[From Bill Powers (980806.1406 MDT)]
Bruce Gregory (980806.1230 EDT)--
What does it mean to say that someone is controlling for a perception at low
It means that there is a reference signal and a perception being compared
with it, and an output function that produces actions to oppose the error,
but that the amount of opposition is very small even for large errors.
Am I controlling my perception of "freedom of speech" even when I am
completely unaware of doing so?
Could be -- I don't know of any general principle that says you MUST be
controlling it, but you could be doing so unawaredly while your attention
is on something else.
I ask this because I have always been
puzzled by the status of perceptions that I could be controlling, but
apparently am not. For example, I have a preference for Butler's Irish
Chocolates, but I am not acting to make what I perceive match that desired
This is similar to the question about long-range goals. If we take the
control model literally, as I prefer to do until given a reason not to, we
would have to explain why huge errors don't always and immediately lead to
very energetic actions. The simplest answer is to accept the implied
observation that they usually don't. That means that the output gain is low
-- in fact, it is just enough to account for the amount of action that does
occur for an error of the observed (or deduced) size.
But there's another possibility you may like more. When we make plans,
we're operating in the imagination mode, matching perceptions to reference
signals, but internally synthesized perceptions, not real ones. In this
configuration, the control systems can have very high sensitivity and tight
control, keeping each (imagined) perception very close to its reference
level. So as long as we deal with the goal via imagination, we can keep the
errors very small.
In fact, I can't see any other way we can handle goals that we think are
very important but which can't possibly be satisfied immediately. We
imagine how it would be to have reached the goal. The result, of course, is
low error and no action. If we do act (as for example in getting a college
degree), it is not because of the vastly important goal of graduating,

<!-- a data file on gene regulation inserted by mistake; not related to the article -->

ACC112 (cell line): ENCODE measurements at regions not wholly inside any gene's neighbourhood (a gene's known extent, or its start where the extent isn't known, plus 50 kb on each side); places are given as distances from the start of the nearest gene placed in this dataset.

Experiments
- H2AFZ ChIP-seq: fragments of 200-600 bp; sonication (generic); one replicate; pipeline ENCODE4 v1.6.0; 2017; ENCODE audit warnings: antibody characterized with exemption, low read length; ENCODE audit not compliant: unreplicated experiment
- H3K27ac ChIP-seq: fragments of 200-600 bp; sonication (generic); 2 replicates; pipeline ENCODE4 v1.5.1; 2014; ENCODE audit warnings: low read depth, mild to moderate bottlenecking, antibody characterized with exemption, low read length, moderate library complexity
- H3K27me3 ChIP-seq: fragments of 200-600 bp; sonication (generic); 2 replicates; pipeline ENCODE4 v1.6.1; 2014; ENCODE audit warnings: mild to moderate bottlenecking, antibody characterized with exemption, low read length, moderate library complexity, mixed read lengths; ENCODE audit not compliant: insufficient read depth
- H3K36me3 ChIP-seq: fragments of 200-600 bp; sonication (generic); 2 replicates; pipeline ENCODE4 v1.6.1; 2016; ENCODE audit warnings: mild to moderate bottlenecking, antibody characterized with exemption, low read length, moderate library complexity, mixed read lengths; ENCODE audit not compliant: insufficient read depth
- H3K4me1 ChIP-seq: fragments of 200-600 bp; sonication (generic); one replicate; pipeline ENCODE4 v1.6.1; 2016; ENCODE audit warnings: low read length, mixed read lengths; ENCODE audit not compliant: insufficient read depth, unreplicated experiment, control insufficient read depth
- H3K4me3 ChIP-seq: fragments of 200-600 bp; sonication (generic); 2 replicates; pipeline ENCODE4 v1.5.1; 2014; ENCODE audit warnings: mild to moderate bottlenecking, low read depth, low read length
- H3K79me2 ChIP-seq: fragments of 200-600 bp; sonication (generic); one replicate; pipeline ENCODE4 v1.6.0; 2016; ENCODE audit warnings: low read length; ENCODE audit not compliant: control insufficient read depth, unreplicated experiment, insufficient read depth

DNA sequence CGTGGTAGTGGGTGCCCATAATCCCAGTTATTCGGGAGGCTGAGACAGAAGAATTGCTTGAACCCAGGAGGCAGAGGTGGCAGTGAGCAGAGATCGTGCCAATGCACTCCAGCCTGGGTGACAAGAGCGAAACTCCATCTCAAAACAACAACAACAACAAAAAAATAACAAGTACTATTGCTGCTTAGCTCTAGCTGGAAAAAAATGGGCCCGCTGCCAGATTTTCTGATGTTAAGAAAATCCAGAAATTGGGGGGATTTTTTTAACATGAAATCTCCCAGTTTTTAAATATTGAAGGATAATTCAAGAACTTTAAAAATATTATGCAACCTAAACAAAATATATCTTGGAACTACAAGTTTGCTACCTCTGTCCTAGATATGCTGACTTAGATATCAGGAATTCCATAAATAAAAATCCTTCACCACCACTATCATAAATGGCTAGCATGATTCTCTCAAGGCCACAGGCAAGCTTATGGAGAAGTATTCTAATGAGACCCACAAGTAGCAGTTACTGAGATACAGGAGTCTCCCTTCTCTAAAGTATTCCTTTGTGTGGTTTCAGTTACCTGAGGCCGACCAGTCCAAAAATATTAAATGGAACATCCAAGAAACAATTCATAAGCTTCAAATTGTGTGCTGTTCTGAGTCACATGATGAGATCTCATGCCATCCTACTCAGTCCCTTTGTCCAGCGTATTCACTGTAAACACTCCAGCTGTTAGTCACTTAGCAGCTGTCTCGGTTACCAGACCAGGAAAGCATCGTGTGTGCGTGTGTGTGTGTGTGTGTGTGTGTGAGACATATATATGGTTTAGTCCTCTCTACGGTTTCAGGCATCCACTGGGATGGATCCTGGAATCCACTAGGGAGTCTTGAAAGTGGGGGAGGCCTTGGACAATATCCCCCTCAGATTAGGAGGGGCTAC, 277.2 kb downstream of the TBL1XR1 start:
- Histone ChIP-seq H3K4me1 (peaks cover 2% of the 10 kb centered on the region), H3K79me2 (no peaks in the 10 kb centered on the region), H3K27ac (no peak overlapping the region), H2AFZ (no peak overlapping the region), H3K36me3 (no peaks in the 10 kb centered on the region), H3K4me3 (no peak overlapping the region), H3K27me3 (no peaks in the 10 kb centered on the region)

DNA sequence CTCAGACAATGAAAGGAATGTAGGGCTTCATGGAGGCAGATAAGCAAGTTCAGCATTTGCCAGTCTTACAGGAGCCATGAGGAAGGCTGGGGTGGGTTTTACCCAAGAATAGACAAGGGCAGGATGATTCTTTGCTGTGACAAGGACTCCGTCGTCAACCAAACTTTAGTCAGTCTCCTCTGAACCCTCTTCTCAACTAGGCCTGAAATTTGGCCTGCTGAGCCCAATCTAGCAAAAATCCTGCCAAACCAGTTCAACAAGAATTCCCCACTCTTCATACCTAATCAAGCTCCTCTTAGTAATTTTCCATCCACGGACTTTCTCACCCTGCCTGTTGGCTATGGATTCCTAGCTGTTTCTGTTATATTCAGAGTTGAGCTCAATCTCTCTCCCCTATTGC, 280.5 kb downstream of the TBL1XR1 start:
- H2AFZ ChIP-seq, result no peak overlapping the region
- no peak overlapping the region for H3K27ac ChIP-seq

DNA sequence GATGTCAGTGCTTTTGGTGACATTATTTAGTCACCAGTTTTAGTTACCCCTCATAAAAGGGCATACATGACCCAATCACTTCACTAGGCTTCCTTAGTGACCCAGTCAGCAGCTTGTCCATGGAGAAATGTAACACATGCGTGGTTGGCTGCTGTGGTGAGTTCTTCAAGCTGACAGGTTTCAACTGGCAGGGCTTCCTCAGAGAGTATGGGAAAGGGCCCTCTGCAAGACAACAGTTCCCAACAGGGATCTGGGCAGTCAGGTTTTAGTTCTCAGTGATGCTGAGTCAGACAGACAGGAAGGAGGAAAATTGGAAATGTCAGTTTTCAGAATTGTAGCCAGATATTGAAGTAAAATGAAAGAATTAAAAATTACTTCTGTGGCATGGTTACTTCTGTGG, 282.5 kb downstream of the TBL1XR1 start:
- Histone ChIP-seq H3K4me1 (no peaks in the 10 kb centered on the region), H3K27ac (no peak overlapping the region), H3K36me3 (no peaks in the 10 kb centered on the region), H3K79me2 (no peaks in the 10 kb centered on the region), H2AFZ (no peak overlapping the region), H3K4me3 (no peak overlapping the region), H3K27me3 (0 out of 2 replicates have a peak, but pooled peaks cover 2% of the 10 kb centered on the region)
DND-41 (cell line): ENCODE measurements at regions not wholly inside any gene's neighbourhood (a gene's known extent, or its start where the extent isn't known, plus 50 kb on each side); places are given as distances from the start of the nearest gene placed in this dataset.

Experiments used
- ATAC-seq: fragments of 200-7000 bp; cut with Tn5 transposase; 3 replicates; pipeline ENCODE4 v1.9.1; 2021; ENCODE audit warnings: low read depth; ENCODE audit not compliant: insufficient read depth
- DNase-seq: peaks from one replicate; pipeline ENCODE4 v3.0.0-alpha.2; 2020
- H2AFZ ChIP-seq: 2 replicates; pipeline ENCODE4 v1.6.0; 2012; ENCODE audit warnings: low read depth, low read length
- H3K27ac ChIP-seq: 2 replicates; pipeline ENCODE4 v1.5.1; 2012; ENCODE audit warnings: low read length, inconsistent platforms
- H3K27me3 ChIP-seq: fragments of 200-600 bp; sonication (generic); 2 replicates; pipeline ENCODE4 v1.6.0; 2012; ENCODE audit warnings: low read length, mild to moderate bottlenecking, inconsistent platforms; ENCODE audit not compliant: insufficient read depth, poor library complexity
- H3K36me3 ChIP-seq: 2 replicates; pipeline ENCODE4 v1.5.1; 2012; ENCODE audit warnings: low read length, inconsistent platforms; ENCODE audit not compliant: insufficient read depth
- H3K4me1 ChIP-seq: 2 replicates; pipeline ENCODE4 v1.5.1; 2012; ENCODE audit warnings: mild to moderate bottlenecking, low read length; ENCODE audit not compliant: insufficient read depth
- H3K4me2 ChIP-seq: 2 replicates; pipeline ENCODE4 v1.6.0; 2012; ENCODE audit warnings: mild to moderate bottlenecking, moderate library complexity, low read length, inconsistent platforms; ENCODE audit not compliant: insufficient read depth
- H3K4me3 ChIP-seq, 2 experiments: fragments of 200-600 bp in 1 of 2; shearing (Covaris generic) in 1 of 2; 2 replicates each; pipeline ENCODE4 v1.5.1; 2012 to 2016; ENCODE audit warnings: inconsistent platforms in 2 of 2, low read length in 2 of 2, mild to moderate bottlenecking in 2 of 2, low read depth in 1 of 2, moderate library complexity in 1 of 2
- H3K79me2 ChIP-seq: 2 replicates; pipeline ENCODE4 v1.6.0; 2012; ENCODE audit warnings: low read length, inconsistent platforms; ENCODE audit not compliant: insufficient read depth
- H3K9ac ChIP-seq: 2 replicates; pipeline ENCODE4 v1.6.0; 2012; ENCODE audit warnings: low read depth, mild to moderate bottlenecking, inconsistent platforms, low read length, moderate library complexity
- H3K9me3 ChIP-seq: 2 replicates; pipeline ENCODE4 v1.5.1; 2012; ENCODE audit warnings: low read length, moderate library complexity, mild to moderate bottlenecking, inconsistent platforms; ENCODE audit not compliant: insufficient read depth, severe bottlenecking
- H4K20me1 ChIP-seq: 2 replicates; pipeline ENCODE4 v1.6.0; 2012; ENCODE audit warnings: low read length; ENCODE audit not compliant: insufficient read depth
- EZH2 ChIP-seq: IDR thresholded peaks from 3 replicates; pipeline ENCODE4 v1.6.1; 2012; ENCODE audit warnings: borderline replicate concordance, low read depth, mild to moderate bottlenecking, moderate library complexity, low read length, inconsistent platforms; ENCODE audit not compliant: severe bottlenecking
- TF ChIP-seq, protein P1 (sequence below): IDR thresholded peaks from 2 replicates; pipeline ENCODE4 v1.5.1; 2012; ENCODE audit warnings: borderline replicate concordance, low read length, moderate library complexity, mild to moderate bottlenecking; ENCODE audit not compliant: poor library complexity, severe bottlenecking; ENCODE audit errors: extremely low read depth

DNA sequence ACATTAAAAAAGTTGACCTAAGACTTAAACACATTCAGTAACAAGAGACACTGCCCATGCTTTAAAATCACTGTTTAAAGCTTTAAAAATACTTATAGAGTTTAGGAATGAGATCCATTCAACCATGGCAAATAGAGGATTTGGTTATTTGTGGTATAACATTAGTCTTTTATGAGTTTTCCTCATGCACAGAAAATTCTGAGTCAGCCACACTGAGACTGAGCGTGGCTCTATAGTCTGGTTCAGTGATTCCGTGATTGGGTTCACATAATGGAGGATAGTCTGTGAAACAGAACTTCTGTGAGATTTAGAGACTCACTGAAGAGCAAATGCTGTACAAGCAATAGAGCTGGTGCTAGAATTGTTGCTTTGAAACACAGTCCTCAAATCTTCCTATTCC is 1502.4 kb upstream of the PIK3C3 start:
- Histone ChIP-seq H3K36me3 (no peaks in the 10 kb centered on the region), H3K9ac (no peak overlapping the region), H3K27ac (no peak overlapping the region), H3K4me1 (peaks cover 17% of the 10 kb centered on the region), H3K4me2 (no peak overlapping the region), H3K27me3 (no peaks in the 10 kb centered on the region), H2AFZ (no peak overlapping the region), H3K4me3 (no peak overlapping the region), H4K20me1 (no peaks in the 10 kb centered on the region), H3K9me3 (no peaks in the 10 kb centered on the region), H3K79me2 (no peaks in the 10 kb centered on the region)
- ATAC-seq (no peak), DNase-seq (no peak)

which is being satisfied in imagination, but because of more mundane
day-to-day goals like keeping up with the homework assignments and lab
It seems odd to say that I am controlling this perception at low
gain. I don't seem to be controlling it at all. Yet under the right
circumstances, I could be controlling it with a high gain.
I think we learn how to avoid being driven to painful amounts of effort by
large, hard-to-correct, important errors. One way, of course, is to give up
all important goals, or to learn how to ignore them and leave their
reference signals set at zero until the time comes when action might have a
chance at success. Another is to turn down the gain, so large errors don't
imply strenuous action. And another is to satisfy the goal in imagination
-- daydream -- so as to make the error less.
I remember how hard it was, as a child, to stop wanting something that I
desperately wanted, like a bicycle. It was terribly painful to want
something so much and know that I couldn't have it. My mother explained to
me that since I really couldn't have one just then, I would go on being
miserable unless I could learn how to turn off the wanting, and not want it
any more, at least for now. I guess this was an early lesson in going up a
level. So I did learn to do that, more or less. And it was strictly because
I couldn't stand being in that state of constant large error any more (as I
would describe it now).
I think the lesson here is that unless we learn how to deal with them,
large errors do indeed lead to large attempts to correct them, and to
painful frustration when they can't be corrected right away. I think that
most people have such experiences from time to time, and have to learn some
way to avoid having them again. While there are certain approaches that
would work, the solution found by any one person is up to that person.